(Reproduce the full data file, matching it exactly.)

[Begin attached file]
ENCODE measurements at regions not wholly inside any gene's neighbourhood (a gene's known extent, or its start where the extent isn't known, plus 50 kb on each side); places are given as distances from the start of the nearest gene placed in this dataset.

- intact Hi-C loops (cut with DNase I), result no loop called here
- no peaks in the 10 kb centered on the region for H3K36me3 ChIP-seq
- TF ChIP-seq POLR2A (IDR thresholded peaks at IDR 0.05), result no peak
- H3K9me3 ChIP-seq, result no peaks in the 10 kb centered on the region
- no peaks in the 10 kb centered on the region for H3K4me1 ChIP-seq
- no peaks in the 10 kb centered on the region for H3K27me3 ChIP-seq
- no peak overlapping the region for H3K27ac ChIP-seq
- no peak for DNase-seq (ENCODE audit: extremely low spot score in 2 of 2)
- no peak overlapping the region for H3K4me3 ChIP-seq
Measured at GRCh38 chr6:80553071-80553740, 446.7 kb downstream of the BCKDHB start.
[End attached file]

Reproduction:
ENCODE measurements at regions not wholly inside any gene's neighbourhood (a gene's known extent, or its start where the extent isn't known, plus 50 kb on each side); places are given as distances from the start of the nearest gene placed in this dataset.

- intact Hi-C loops (cut with DNase I), result no loop called here
- no peaks in the 10 kb centered on the region for H3K36me3 ChIP-seq
- TF ChIP-seq POLR2A (IDR thresholded peaks at IDR 0.05), result no peak
- H3K9me3 ChIP-seq, result no peaks in the 10 kb centered on the region
- no peaks in the 10 kb centered on the region for H3K4me1 ChIP-seq
- no peaks in the 10 kb centered on the region for H3K27me3 ChIP-seq
- no peak overlapping the region for H3K27ac ChIP-seq
- no peak for DNase-seq (ENCODE audit: extremely low spot score in 2 of 2)
- no peak overlapping the region for H3K4me3 ChIP-seq
Measured at GRCh38 chr6:80553071-80553740, 446.7 kb downstream of the BCKDHB start.